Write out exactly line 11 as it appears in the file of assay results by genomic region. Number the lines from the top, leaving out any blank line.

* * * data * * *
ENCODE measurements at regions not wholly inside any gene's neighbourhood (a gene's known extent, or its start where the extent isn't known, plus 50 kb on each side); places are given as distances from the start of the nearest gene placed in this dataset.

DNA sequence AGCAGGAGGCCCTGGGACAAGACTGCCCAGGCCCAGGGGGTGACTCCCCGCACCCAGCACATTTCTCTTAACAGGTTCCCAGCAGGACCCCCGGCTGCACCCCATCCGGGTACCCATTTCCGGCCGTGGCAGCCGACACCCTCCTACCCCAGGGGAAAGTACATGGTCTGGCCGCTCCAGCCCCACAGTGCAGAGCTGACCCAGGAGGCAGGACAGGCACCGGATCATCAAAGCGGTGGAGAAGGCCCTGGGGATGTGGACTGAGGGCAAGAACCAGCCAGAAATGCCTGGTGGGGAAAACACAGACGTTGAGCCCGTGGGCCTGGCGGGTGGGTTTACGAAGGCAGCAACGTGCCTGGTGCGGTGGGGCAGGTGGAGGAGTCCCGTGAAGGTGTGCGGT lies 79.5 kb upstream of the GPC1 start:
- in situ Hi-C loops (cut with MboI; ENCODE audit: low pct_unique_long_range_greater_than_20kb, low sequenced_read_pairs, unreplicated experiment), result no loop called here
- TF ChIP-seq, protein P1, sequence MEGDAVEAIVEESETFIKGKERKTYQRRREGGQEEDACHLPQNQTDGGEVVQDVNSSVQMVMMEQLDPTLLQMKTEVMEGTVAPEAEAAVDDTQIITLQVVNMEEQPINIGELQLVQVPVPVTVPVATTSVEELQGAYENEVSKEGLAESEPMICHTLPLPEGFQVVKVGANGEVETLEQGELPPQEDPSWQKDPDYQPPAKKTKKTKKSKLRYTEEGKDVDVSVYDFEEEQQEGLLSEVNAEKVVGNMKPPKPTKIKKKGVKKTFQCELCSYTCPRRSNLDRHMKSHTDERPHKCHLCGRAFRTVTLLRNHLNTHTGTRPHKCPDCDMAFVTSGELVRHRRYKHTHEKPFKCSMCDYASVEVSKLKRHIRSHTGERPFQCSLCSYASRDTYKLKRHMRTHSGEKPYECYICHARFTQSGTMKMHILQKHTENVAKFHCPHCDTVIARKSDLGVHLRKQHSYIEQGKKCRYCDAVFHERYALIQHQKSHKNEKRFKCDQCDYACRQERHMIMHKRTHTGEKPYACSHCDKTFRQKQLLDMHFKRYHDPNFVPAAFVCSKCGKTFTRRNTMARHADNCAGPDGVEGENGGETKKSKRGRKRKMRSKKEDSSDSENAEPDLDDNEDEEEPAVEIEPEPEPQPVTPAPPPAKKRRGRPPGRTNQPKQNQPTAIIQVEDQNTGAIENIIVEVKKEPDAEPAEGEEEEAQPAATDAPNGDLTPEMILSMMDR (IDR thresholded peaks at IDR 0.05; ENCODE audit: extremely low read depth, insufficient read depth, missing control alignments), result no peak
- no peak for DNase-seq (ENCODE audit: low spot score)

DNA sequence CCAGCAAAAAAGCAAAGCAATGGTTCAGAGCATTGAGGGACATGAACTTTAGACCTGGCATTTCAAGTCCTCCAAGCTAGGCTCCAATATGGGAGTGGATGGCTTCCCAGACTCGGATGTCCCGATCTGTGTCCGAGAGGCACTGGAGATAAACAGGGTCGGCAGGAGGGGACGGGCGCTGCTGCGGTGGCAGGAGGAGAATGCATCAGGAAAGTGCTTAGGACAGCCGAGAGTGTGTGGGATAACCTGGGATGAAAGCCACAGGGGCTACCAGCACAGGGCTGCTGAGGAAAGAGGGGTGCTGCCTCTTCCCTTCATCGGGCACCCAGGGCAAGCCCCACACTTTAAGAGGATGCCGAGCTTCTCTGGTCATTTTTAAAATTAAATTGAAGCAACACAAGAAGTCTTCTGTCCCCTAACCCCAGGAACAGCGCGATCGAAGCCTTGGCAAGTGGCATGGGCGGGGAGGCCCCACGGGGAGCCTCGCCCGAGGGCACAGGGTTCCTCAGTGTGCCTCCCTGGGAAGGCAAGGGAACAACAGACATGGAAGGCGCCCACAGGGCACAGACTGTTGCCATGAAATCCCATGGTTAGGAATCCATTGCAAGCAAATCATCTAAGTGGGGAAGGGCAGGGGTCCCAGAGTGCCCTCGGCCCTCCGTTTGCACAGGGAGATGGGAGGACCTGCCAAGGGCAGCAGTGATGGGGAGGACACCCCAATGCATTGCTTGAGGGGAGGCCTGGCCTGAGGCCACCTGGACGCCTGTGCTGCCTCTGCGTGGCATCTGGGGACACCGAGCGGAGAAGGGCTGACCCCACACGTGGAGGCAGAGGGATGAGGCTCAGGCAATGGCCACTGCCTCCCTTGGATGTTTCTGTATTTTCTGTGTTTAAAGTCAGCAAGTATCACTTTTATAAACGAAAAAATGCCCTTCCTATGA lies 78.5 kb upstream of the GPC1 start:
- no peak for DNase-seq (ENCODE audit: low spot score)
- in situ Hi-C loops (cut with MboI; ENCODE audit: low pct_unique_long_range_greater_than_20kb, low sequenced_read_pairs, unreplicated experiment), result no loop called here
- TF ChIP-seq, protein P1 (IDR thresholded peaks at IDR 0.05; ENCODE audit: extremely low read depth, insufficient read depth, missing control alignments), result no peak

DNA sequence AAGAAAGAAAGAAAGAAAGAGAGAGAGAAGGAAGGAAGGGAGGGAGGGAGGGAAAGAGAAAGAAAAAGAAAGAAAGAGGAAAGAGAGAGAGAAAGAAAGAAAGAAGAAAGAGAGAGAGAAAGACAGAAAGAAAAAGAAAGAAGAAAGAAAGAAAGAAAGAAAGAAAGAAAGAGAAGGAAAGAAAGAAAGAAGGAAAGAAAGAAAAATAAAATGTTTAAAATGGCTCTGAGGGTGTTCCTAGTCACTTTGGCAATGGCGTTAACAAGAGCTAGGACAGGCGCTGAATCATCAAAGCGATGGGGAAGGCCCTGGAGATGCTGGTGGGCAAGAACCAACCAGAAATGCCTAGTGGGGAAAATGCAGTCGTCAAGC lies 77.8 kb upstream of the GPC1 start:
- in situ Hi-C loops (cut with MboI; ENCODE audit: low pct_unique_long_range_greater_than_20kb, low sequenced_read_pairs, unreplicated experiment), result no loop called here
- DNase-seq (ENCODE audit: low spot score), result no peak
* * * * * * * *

- in situ Hi-C loops (cut with MboI; ENCODE audit: low pct_unique_long_range_greater_than_20kb, low sequenced_read_pairs, unreplicated experiment), result no loop called here